“Swan Song”

A swan song is a person’s final performance before retirement. Since this is an acrostic poem, there’s a hidden message spelled out by the initial letters of each line. Peace to your ♥ !

 Swan Song

Forever. To go on and on and on
And on (my finite life a Father’s loan).
Redeemed from gravity—the earth’s, my own.
Euphoric! So what, that we’re here and gone,
When hope like this exists to dream upon?
Each night I’ve found my heavy wings now grown
Light-feathered, strong, and through the darkness flown,
Long-necked and honking madly, toward dawn.

© 2019 Stephanie Malley

“Morning: My Breakfast”

Poetry crops up in unexpected places. When my youngest daughter hosted a sleepover, we bought Birch Benders gluten-free pancake mix because one of her friends is gluten-sensitive. On the back of the bag is a paragraph about how the company’s founder used to bend birches as a boy; it closes with a reference to Robert Frost’s poem “Birches” and quotes the line: “One could do worse than be a swinger of birches.” Even better is the blurb at the top, which states, “We start with a perfect blend of wheat-free flours, then add our signature Oregon hazelnut meal, resulting in, dare we say, pancake poetry.” I love it!

In the spirit of pancake poetry, I’m posting a breakfast poem.

 Morning: My Breakfast

Mornings my breakfast
was oatmeal
made with milk, walnuts,

wheat germ, banana,
in a hand-thrown bowl

stained rust, tan, deep blue—
earthy hues
for a hearty meal.

A staple for years,
it sustained
me body and soul

till I found I had
a severe,
somehow symptomless,

to casein
(protein in cow’s milk);

also nuts, maybe
wheat. I was
in fight-or-flight mode

years (decades?)
without knowing it.

Overnight, breakfast
bottomed out,
first casualty

of my dairy-free,
nut-free life.
I still have oatmeal,

but my daily bowl’s
now water-
based mush not even

a ripe banana
can rescue.
I eat to sustain

my body; my soul
starves meanwhile,
mourning my breakfast.

© Stephanie Malley

NaPoWriMo 2016, Day 1 - Write a single lune (a three-line form having
a 5-3-5 syllable or word count) or a poem composed of multiple lunes.

Thankfully, time has a way of healing things, and I don’t feel nearly as negative about my oatmeal now as when I wrote the poem three years ago. Happy breakfasting to you, and peace to your ♥ !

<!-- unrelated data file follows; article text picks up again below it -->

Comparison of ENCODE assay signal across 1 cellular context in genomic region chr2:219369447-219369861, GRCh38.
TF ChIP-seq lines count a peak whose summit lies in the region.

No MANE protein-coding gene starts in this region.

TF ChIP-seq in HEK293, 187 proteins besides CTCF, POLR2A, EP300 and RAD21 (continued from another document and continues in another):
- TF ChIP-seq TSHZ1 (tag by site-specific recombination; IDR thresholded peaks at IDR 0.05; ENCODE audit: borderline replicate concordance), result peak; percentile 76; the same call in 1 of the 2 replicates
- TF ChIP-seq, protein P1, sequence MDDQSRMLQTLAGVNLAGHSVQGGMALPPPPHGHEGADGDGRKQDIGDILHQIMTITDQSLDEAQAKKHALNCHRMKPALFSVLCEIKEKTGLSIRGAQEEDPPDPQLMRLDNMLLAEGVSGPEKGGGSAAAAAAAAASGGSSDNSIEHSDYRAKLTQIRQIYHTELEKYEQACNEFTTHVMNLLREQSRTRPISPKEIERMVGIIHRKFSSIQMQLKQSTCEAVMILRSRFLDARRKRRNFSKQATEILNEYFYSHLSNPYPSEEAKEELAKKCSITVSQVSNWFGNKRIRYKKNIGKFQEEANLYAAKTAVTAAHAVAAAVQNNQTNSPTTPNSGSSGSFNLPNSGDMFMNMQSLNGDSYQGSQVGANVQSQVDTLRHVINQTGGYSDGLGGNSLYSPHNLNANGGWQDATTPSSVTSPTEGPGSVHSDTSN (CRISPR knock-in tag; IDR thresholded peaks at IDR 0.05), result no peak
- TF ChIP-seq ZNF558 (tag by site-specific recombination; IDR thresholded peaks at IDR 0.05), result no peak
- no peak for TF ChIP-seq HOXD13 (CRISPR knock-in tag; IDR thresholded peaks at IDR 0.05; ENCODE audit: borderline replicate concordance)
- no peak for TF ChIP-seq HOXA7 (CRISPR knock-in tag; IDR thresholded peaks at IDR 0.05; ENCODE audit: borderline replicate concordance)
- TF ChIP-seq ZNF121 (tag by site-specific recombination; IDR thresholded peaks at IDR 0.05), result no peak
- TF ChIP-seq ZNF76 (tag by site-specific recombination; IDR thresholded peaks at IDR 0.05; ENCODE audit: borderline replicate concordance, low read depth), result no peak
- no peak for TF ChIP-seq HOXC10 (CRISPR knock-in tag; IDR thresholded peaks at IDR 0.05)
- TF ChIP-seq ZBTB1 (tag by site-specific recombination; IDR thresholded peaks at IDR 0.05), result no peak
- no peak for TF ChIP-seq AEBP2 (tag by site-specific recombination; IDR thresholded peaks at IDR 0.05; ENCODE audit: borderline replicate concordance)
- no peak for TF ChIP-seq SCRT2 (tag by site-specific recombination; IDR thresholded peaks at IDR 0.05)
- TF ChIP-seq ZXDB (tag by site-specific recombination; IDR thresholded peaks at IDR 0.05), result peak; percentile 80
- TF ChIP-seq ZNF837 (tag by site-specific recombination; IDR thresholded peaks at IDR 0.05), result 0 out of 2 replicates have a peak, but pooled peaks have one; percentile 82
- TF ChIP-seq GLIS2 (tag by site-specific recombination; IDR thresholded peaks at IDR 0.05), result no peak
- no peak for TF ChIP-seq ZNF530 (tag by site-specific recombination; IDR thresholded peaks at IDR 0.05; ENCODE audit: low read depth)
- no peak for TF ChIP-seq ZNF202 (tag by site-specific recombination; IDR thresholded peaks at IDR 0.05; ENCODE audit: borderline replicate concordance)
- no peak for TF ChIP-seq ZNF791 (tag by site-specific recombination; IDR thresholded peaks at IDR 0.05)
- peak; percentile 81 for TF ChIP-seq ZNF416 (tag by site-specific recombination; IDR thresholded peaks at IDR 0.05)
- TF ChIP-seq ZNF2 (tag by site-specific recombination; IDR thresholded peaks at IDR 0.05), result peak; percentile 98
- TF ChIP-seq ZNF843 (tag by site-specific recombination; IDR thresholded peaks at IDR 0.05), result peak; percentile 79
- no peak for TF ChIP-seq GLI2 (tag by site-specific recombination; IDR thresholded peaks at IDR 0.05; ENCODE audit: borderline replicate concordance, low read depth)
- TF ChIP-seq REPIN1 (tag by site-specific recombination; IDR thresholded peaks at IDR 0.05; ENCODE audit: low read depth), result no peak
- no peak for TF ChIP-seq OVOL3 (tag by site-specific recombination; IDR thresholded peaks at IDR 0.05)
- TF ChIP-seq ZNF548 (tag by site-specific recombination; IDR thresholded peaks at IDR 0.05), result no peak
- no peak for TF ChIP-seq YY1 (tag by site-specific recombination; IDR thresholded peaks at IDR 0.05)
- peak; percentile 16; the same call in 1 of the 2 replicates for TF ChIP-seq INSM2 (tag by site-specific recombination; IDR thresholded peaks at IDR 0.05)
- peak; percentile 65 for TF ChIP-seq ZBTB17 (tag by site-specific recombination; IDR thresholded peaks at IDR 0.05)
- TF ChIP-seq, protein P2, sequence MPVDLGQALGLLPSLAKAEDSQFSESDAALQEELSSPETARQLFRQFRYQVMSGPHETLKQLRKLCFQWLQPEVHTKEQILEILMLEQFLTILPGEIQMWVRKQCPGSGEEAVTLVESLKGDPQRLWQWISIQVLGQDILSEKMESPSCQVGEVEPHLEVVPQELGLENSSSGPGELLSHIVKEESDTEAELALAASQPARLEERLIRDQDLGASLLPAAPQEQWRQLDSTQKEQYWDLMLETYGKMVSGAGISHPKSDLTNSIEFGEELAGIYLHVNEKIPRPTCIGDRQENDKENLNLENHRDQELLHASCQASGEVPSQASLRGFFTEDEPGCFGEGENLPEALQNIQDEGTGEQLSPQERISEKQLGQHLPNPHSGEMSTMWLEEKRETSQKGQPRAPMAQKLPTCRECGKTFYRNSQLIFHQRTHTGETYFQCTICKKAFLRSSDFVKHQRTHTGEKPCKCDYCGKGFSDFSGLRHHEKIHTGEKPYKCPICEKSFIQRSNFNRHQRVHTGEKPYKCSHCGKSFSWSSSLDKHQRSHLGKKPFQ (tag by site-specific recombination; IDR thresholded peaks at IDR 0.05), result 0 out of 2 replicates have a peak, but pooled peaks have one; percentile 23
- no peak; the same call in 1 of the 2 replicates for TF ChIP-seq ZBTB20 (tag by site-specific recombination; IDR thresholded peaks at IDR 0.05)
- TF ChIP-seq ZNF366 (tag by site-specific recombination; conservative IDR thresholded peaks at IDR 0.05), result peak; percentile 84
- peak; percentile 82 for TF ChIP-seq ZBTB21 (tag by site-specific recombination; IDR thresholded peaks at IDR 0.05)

Have you ever looked back at a poem you wrote, that you thought was a finished poem, that you liked well enough at the time, and found it disappointing? The poem below–well, let’s just say it came across as bland and lacking in rhythm when I reread it. So the dilemma becomes, do you revise it or not? Is it worth the time and effort? In this case (six years after the fact), I decided it was. Peace to your ♥ !


Do I or don’t I want to go?
I wish it were a simple yes or no.
Let’s say I don’t—that suits me fine,
Except they’ll think I’m snooty to decline.
Maybe I’ll pop in and out, and yet,
Mingling makes me break out in a sweat.
All I want’s a choice I won’t regret.

© Stephanie Malley


Those who are word nerds like me, or who recall their grade-school English class well, will immediately notice that I’ve misspelled alliteration. Never fear; all is well. I purposely spelled it that way for the greater good of poetry.


Pages of poems partially penned
are prone to proliferation,
producing plentiful piles of pieces of paper
and a plethora of alitteration.

© Stephanie Malley

Playing with words this way is, for better or worse, how my mind works. I recently saw the word unintentionally misspelled illiteration, and I began toying with turning that into a poem. “Sharon has the sniffles / Miles has the mumps / Daniel’s dachshund is down in the dumps….” It’s not much of a leap (for me at least!) to considering “Oblitteration” as the title for a poem about incinerating trash found on a daily walk. The English language can be frustrating–I still get mixed up over two r‘s or two f‘s in terrific–but also loads of fun.

Peace to your ♥ !

“Breaking the Spell” / “Applesauce”

I’ve never specifically tried writing abstract or sound poetry, where the emphasis is on sound rather than meaning, until now. It tops Robert Lee Brewer’s list of 100 poetic forms, which I’m using as poem prompts. I experimented with two poems. You’ll see that I loosened up quite a bit with the second. Applesauce, by the way, is slang for nonsense–pure serendipity. :) Peace to your ♥ !

 Breaking the Spell


© Stephanie Malley


Slapdapple gingersnapple,
Vim-vigorous fruit.
Vavoom, kazoom,

Speedster and speed star,
Go-go-going ape.
Mishmash apple smash,
Eppal, paple, plape.

© Stephanie Malley

“Birthday Stuff”